May 2nd, 2018 ~ Vol. 89 No. 18
Municipality hires Community Peace Officer
Crowsnest Pass Herald Front Page
Anna Kroupina Photo
Grant Love, pictured above by the brand new Peace Officer vehicle, is the municipality’s new CPO. Love will be responsible for ensuring bylaw compliance and connecting with the community.
Pass Herald Reporter
Grant Love has been hired as the municipality's Community Peace Officer (CPO).

Mike Wilson, the previous CPO, left the position in November 2017, leaving the municipality without effective bylaw enforcement for several months.

"Grant was chosen due to his having a very diverse and balanced history with law enforcement and policing, which will be beneficial to our Municipality," says Jesse Fox, Fire Chief/Manager of Protective Services.

Love officially started the position on April 9, 2018. As CPO Level I, he is responsible for performing a range of duties at the community level, like traffic and bylaw enforcement and community engagement.

"CPO Love will be balancing his duties between bylaw adherence and traffic calming measures in our Municipality," says Fox. "We continually work with the Protective Services Advisory Committee and Council as a link in determining areas of focus. Grant has been working very hard to orientate himself with our organizational structure and the community as a whole, which will allow him to have a good grasp of areas that need attention."

As a CPO Level I, Love has authority to deal with moving traffic violations.

"A Community Peace Officer I has full jurisdictional authority to uphold the bylaws of the municipality and police moving traffic violations. A Community Peace Officer II isn’t able to police moving traffic violations but can do most other activities within the Municipality," explains Fox.
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A large part of Love's job is responding to public complaints and concerns. His priority, he says, is working with compliance first rather than enforcement.

“If a call comes in regarding a property that has long grass or there’s junk on the property, to just go in and say that this is in contravention of the bylaw, issue a ticket and walk away does not fix the problem. I would rather see a mechanism for resolving it rather than just going in, laying down the law, issuing a ticket and walking away," he says.

As a last resort, if mediation does not result in the desired results, it will be up to Fox to decide what enforcement action will be taken.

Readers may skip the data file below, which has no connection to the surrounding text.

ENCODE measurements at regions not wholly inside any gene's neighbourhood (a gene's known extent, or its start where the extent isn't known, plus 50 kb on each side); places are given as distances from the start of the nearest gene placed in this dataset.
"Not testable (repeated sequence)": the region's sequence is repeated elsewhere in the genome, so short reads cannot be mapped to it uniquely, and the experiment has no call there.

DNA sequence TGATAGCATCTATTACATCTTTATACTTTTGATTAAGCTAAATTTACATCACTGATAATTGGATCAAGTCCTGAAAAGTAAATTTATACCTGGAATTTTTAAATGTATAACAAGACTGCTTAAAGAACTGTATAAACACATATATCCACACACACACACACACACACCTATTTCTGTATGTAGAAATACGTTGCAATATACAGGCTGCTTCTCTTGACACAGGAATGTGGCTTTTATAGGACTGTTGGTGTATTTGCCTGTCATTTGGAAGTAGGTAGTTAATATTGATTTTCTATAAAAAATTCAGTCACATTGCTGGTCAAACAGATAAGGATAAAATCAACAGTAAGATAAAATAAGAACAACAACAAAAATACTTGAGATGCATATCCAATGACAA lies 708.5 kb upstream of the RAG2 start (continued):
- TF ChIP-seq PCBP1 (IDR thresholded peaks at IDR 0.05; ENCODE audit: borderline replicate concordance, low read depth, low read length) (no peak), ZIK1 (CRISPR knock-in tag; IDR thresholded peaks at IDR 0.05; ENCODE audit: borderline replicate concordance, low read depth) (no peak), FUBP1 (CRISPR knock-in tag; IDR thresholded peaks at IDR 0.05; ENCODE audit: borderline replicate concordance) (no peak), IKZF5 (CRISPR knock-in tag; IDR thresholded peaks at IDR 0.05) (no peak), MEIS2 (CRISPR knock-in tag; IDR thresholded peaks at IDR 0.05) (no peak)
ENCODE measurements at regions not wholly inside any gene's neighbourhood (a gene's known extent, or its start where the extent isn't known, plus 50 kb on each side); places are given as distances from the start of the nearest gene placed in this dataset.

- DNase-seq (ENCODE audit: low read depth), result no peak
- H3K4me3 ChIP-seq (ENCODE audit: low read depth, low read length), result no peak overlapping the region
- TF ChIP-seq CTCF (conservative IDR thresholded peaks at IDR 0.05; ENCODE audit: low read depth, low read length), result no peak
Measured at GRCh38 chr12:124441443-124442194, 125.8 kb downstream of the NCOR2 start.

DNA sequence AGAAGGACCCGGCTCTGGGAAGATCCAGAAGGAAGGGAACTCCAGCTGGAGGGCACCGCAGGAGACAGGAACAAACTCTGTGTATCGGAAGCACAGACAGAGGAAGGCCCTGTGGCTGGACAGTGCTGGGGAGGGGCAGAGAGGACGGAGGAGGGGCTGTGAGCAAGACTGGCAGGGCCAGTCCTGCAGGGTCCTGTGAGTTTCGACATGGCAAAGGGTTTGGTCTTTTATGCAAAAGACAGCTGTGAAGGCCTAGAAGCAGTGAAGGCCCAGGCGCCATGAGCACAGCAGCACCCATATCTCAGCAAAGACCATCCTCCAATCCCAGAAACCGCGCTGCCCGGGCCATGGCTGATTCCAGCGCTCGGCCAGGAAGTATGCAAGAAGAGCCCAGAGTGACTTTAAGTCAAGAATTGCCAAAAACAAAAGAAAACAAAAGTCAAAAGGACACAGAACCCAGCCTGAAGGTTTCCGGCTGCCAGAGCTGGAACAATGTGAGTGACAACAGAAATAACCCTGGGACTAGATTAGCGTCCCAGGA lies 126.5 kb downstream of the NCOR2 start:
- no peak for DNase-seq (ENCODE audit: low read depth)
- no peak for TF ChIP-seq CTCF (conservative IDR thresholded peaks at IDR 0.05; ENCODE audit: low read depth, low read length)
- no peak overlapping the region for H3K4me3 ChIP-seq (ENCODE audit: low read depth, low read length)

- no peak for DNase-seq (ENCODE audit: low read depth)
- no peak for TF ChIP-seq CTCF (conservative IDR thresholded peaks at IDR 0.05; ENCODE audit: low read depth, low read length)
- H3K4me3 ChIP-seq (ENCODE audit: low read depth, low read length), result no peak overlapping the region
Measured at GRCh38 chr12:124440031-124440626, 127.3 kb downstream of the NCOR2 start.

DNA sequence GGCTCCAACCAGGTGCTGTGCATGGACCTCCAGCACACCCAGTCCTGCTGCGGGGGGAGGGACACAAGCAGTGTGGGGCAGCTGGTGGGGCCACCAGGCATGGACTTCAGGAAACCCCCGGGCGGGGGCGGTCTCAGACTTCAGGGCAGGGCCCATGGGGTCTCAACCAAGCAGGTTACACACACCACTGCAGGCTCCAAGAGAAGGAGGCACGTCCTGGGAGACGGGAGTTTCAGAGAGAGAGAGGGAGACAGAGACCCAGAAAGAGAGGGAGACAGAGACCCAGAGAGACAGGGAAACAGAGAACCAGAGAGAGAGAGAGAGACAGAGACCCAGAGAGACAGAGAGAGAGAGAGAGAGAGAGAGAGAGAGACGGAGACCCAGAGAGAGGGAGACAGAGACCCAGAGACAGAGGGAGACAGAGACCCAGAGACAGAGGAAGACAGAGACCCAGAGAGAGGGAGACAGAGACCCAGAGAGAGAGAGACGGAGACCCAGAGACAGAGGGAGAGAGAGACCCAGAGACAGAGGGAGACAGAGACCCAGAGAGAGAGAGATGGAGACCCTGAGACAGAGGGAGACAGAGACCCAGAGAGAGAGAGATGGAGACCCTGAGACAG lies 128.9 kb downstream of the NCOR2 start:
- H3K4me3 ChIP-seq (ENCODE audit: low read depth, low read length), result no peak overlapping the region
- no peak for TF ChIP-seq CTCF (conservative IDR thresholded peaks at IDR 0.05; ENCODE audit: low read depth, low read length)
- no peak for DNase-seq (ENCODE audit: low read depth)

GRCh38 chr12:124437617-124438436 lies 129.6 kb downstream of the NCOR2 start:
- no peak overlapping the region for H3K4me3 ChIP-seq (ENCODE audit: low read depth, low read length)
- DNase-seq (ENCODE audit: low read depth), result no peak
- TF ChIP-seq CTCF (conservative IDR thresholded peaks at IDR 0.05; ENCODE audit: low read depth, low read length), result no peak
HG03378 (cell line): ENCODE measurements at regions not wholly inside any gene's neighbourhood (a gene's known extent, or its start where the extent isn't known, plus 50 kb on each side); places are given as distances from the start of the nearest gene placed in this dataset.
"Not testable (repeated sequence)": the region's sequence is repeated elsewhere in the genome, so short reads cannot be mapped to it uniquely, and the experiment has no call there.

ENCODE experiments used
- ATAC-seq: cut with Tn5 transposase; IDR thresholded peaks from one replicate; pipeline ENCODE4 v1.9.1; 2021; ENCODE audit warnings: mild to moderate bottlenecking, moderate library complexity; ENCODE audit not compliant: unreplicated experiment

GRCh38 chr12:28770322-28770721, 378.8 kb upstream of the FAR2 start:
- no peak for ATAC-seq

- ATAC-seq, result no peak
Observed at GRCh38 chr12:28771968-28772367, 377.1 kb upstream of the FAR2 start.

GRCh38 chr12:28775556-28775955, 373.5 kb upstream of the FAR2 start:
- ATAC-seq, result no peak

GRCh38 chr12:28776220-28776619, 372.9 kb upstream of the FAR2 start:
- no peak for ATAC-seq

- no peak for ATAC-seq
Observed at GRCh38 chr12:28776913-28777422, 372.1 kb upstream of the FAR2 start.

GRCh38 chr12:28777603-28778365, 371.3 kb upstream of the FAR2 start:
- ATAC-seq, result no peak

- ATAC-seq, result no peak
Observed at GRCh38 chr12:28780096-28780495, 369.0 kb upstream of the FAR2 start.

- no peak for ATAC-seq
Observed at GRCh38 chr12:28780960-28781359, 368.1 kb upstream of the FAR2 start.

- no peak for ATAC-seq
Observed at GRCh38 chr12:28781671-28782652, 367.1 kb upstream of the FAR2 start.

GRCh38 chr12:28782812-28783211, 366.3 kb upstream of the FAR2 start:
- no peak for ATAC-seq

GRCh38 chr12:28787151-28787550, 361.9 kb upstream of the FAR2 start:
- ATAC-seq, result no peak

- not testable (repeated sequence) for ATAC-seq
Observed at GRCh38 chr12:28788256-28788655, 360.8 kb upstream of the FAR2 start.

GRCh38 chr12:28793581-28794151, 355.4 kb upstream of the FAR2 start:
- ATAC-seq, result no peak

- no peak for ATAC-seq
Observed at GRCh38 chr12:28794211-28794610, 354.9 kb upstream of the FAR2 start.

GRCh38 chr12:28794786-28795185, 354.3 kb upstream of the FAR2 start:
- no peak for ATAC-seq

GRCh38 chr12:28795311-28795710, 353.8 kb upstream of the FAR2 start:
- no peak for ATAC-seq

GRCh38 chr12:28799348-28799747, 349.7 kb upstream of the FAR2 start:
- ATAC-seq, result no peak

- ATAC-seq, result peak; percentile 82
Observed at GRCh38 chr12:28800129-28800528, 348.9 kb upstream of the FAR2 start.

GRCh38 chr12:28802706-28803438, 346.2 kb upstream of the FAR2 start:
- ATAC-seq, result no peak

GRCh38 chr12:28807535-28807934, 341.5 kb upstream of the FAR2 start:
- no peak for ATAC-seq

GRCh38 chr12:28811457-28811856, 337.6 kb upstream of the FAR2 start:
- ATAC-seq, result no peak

“In my previous experience, my first point of contact with a community member is to ask whether they have taken any steps to rectify the problem. Have they spoken to their neighbour or whoever regarding the concerns that they have?" says Love. "I have no issue in going in there and investigating, but to knock on someone’s door in the first instance may be a way forward to bring the community together.”

Love, originally from Dundee, Scotland, worked for over a decade as an officer with Strathclyde Police, now called Police Scotland. His intention was initially to continue a career in policing, but he was drawn to the more specialized peace officer role for its engaging collaboration with the community.
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He moved to Canada in 2005 and he worked as a bylaw enforcement officer in the City of Chestermere and the Town of High River.

For two years, he then worked as a Community Peace Officer with Calgary Transit, where he was responsible for dealing with disorder and issuing tickets for fare evasion.

It was very much an enforcement position, and Love says he missed the lack of community in his job.

"A CPO in a municipality is about working towards compliance because issuing a ticket doesn't fix the issue," says Love.

His last position before becoming CPO with the Municipality of Crowsnest Pass was working as an Alberta Peace Officer with the Alberta SPCA out of Lethbridge, covering an area from High River south to the United States border.

In this role, Love investigated complaints and ensured compliance related to animals and livestock.

“Stepping into the SPCA was more of an investigative process, which I quite enjoyed and it reminded me of when I was a police officer back in Scotland,” he says.

Community members with concerns can email The municipality does not respond to anonymous reports.
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May 2nd, 2018 ~ Vol. 89 No. 18
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